Melinda White, senior lecturer in English, won the 2021 Dean’s Award for Technological Creativity in the Curriculum in the College of Liberal Arts. Ekaterina Burvikova, lecturer in Russian in the Department of Languages, Literatures and Cultures won second place. This annual award recognizes curricular innovations through the use of technology.
The Dean’s Award was instituted by COLA’s Dean Michele Dillon early last year — before COVID spurred new instructional innovation — as a way to recognize and reward the work that she had been seeing throughout the College.
“I have been impressed with the creative ways in which COLA faculty promote student engagement and inclusive group-learning activities through the use of technology,” says Dillon. “Their ability to inspire, guide and engage students in achieving their academic goals has been noteworthy and I wanted a way to acknowledge and support that work.”
White teaches three digital courses, all part of the text, business writing and digital studies option within the English major.
“My courses don’t just apply technology to teaching, but rather are steeped in digital creativity from the inside out — content, delivery and application,” says White. “I definitely use technology in the classroom, but what students read and what they make are the real examples of digital creativity.”
Students study and analyze electronic forms of literature and use digital media to create their own works. In her foundational courses, they compose video, Google Maps and hypertext essays. An advanced course examines multimodal literacies more deeply and includes White’s current research on installation art, and augmented and virtual realities (VR). In the digital lab, students work on complex, multimodal projects, including VR. They also learn how to create a range of digital artifacts such as memes, Dada collages, computer generated love letters, websites, Twine games, animated gifs and collaborative maps.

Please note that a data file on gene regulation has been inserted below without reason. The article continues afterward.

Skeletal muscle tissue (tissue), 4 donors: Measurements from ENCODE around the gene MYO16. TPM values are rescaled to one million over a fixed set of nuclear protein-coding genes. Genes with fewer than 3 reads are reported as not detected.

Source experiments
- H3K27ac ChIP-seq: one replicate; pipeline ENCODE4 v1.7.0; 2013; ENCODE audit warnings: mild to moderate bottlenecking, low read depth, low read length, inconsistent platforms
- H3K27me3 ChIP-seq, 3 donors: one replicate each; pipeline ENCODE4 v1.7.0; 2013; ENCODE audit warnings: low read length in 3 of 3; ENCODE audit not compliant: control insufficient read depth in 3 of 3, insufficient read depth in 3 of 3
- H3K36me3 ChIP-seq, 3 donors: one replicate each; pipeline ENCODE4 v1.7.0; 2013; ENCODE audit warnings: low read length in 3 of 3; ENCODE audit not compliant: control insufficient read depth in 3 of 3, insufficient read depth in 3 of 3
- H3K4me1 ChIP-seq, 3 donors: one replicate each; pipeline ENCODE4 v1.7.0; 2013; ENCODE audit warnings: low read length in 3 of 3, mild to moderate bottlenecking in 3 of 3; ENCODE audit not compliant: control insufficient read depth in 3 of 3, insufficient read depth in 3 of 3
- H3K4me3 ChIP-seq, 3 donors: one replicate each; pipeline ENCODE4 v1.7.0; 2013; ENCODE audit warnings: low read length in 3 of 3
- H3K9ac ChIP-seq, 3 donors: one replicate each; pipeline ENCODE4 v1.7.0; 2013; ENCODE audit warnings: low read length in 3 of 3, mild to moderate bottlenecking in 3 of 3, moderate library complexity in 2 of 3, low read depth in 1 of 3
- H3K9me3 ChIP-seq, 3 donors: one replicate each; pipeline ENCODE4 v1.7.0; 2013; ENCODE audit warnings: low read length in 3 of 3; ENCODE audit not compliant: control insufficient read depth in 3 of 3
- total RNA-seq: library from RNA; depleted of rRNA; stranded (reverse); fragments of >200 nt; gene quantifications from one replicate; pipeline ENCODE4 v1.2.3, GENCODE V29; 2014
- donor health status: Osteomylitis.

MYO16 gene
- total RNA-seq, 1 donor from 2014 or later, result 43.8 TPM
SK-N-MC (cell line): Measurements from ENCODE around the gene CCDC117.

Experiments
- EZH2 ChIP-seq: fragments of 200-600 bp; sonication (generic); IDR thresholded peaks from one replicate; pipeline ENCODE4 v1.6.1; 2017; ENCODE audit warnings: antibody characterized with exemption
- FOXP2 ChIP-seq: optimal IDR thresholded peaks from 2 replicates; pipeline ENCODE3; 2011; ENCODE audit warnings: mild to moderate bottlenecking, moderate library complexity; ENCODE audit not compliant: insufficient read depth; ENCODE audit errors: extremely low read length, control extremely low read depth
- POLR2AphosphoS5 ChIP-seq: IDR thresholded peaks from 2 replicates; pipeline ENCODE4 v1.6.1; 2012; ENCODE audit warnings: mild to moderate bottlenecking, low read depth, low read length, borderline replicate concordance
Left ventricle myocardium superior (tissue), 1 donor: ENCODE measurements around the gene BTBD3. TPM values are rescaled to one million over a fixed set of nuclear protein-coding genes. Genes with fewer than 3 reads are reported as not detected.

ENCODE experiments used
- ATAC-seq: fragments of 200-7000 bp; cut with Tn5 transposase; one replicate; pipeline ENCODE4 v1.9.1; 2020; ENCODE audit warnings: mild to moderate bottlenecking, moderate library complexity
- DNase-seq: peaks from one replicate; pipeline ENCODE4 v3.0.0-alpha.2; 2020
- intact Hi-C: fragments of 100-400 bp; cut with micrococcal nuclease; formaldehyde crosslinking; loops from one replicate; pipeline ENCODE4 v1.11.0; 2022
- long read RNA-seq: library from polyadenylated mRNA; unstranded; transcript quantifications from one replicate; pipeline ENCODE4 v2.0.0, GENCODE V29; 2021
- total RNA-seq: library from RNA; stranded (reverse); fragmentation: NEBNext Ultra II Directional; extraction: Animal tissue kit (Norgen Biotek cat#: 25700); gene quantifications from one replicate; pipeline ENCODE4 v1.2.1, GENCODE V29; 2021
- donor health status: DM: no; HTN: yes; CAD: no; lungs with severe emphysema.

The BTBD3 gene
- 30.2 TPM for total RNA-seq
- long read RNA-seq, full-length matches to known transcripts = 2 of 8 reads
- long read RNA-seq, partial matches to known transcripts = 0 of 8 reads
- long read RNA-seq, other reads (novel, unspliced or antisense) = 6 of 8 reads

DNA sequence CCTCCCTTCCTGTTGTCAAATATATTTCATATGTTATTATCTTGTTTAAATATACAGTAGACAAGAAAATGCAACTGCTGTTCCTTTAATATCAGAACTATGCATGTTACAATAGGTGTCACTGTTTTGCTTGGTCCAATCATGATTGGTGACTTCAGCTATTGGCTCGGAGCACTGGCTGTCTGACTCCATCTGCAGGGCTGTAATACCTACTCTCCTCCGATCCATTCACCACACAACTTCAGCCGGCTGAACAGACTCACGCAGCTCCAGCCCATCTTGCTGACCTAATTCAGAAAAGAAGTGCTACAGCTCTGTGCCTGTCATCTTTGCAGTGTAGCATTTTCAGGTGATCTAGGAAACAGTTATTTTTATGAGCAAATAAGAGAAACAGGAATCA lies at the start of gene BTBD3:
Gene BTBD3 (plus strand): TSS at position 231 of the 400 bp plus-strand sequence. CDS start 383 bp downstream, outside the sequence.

Burvikova uses Snapchat technology to enhance second language acquisition and learning motivation. Since students already use Snapchat and enjoy it in their everyday lives, the platform makes assignments fun and language use more spontaneous as well as provides a visual link to vocabulary, all key elements to effective language learning, she says.
“…students often feel like the language doesn’t exist outside of the class,” says Burvikova. “The purpose of a language is to use it to describe our reality. Students go from the classroom ‘into the wild’ with Snapchat on their phones to capture their reality, find objects or capture actions. They describe these things in the target language or tell a short story in the language, type it or add a voice over. The language becomes the medium of depicting their reality in the app.”
Last year’s inaugural Dean’s Award for Technological Creativity in the Curriculum went to Ivo Van der Graaff in the Department of Art and Art History for his use of 3d modeling, photogrammetry, website design and drones to teach students about historical artifacts and landscape preservation.